Can I save you $17?  Maybe.  The main points are these:

  • Black Swans make a hash of predictability in history and especially economics.  All those financial experts with their carefully tuned risk management programs are charlatans.  Any prediction of the medium future will be made ludicrous by Black Swans.
  • They can hardly be dismissed as “aberrations”.  E.g., in the last fifty years, half the gain in value in U.S. stocks is due to just ten days of trading.
  • Many varying factors, especially biological— e.g. height or age— can be understood with a simple bell curve, a normal distribution.  Taleb calls this world Mediocristan.  But other variables, such as income or sales or the death counts of wars, are highly non-normal, and expectations based on the bell curve will produce serious errors; this is Extremistan.  And increasingly we all live in Extremistan.
  • More technically: in a normal distribution, the tails rapidly fall off.  You will occasionally see a 7-foot man; you will never see a 50-foot man.  The distribution of something like income or book sales or market changes, is non-normal, with a fat tail: you simply can’t put an upper limit on them based on statistics alone.  You’ll occasionally see a $70K income; you will fairly often see a $500K one; you can’t rule out $500,000K.  To put it another way, in a normal distribution instances more than three standard deviations (sigmas) from the mean are vanishingly rare; in a non-normal one you can easily find instances six or ten sigmas out.
  • People are just not made to wrap their minds around Black Swans.  We try to rationalize them after the fact, but we are also prone to building systems that exclude them.

He enumerates a few common errors; my favorite is the ludic fallacy: generalizing from toy models (especially games) to complex human systems.  Sometimes naming something is a powerful move; I think this one is a useful addition to the lexicon of skepticism.  Games of chance, in particular, are lousy metaphors (because they largely follow normal distributions).

Taleb is a financial trader and amateur philosopher, highly opinionated and often witty.  He reserves a particular scorn for quants (financial analysts with mathematical models that are apparently all based on normal distributions), economists, CEOs, central bankers, and the French.  In the first edition statisticians are on the list too, but by now he’s learned not to alienate them.

Did Mr. Whiz Kid make money during the present crisis?  Oh sure; he doesn’t even consider the 2008 crash a Black Swan; he’d expected a meltdown for years.  (As he points out, Black Swans are relative to the observer.)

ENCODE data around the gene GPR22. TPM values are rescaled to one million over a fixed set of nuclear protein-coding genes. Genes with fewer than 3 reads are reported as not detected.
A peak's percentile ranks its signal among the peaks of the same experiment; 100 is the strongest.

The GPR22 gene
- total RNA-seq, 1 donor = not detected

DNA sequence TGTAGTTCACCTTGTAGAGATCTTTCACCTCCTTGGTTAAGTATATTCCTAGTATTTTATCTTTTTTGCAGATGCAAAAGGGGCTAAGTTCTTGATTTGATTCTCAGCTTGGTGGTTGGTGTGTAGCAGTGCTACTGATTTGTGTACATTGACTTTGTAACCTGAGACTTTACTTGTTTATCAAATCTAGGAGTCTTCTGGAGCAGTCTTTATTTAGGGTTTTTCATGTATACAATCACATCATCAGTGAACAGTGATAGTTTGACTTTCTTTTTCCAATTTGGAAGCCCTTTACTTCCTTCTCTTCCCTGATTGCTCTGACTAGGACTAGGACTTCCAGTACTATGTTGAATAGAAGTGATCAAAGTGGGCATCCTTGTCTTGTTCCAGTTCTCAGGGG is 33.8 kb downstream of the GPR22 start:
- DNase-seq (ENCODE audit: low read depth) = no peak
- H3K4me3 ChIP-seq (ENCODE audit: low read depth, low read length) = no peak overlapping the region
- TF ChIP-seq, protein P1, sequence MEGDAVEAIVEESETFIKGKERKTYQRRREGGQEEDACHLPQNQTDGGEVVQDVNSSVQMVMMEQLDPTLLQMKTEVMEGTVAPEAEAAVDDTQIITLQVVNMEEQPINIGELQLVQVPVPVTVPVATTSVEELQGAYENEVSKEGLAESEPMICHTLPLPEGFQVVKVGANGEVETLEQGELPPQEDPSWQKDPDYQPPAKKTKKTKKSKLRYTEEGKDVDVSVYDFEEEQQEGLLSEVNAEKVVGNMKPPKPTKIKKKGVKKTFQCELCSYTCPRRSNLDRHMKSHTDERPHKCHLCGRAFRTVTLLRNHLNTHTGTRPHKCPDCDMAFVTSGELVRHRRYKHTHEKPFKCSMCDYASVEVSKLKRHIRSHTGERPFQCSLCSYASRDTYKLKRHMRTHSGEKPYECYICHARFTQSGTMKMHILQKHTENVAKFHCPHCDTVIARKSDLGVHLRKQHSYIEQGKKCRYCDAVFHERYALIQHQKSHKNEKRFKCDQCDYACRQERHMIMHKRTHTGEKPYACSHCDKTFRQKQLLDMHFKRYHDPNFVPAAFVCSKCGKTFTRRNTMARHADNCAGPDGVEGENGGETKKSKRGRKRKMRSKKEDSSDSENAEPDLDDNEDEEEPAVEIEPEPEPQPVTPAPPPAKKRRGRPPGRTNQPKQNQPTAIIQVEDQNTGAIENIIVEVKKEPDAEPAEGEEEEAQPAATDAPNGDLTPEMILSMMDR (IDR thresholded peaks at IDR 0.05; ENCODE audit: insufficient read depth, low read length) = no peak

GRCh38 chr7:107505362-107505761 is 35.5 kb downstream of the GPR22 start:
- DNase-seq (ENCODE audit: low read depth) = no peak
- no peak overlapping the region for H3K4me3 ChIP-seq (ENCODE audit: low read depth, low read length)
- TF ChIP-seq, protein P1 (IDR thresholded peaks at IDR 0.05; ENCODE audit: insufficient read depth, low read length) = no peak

I’d say I go along with most of what he says; like most skeptics he gets a little overexcited about what we don’t know.  Occasionally there’s no one more naïve than a habitual rebel: they’re so used to dismissing authority that they’ll accept some nonconventional idea just because a friend brought it up.  (An example is a throwaway line claiming that there’s nothing wrong with high-fat diets; he offers no backing except a friend’s say-so.  Similarly, he mentions that his newest strategy is a hedge against hyperinflation.  Hyperinflation??)

I don’t think history or even economics are as hopeless as he says.  Indeed, his favorite investing strategy (put 90% of your money in ultra-safe investments like government bonds; put the rest, what you can afford to lose, in diverse ventures that have a chance of great success) assumes that there are safe investments, that not everyone is an idiot.  Or to put it another way, our skepticism should be specific.  Alan Greenspan’s claims that the markets had risk under control, or febrile 1990s claims that the new economy validated dot-com business models with no income, were not only foolish, but dead wrong.  That doesn’t mean that everything in economics is wrong.

My other reservation is that I kept expecting Taleb to get to the real meat, and it felt like he never did.  There’s plenty more in the book, but he spends most of it making the basic points over and over in different ways rather than getting into details.  E.g. at one point he deigns to explain that non-normal distributions can be identified by their kurtosis.  That I understand; I used to work for SPSS.  But he doesn’t bother even to tell us what are the telling values for the kurtosis.

Similarly, he has an interesting section on scalable and non-scalable jobs; the first, like book-writing, software sales, and  financial trading, more clients can be added without additional work: the same book can be sold to 100 or 1 million readers; it takes no more effort to trade 100 than 100,000 shares.  In non-scalable jobs, like dentistry, farming, or prostitution, more clients mean more work.  Scalable jobs are in Extremistan; they have an all-or-nothing reward structure.  And more and more jobs are scalable— e.g. ‘musician’ used to be a non-scalable job, as there was a limit to how many people could hear a given musician; now it’s scalable— a small group of artists can get 90% of the market and the rewards, and they don’t even have to be alive.  That’s a useful distinction to make.  But wouldn’t it be interesting to quantify how many jobs are scalable, and how this has changed over time?  Not to Taleb, apparently.

On the other hand, if your reaction to all this is “Yeah, but…” or “Fine, there are aberrations, who cares”, you probably need to read the whole book to get the ideas farther into your brain.  We’re rationalizing creatures, but there is no valid rationalization that turns non-normal into normal distributions.